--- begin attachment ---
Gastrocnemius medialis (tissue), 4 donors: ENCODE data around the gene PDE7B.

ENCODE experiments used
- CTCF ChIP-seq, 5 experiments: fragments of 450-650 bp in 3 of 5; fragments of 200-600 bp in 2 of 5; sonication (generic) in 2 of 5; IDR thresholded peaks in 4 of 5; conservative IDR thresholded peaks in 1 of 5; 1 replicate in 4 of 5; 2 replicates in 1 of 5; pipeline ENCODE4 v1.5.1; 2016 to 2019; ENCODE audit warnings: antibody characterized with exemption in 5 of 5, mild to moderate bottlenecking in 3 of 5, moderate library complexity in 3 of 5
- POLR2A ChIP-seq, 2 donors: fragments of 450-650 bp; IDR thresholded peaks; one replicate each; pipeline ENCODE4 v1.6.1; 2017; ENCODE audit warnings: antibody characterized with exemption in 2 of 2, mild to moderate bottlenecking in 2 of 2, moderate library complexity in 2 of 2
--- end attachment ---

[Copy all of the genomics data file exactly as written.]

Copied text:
Gastrocnemius medialis (tissue), 4 donors: ENCODE data around the gene PDE7B.

ENCODE experiments used
- CTCF ChIP-seq, 5 experiments: fragments of 450-650 bp in 3 of 5; fragments of 200-600 bp in 2 of 5; sonication (generic) in 2 of 5; IDR thresholded peaks in 4 of 5; conservative IDR thresholded peaks in 1 of 5; 1 replicate in 4 of 5; 2 replicates in 1 of 5; pipeline ENCODE4 v1.5.1; 2016 to 2019; ENCODE audit warnings: antibody characterized with exemption in 5 of 5, mild to moderate bottlenecking in 3 of 5, moderate library complexity in 3 of 5
- POLR2A ChIP-seq, 2 donors: fragments of 450-650 bp; IDR thresholded peaks; one replicate each; pipeline ENCODE4 v1.6.1; 2017; ENCODE audit warnings: antibody characterized with exemption in 2 of 2, mild to moderate bottlenecking in 2 of 2, moderate library complexity in 2 of 2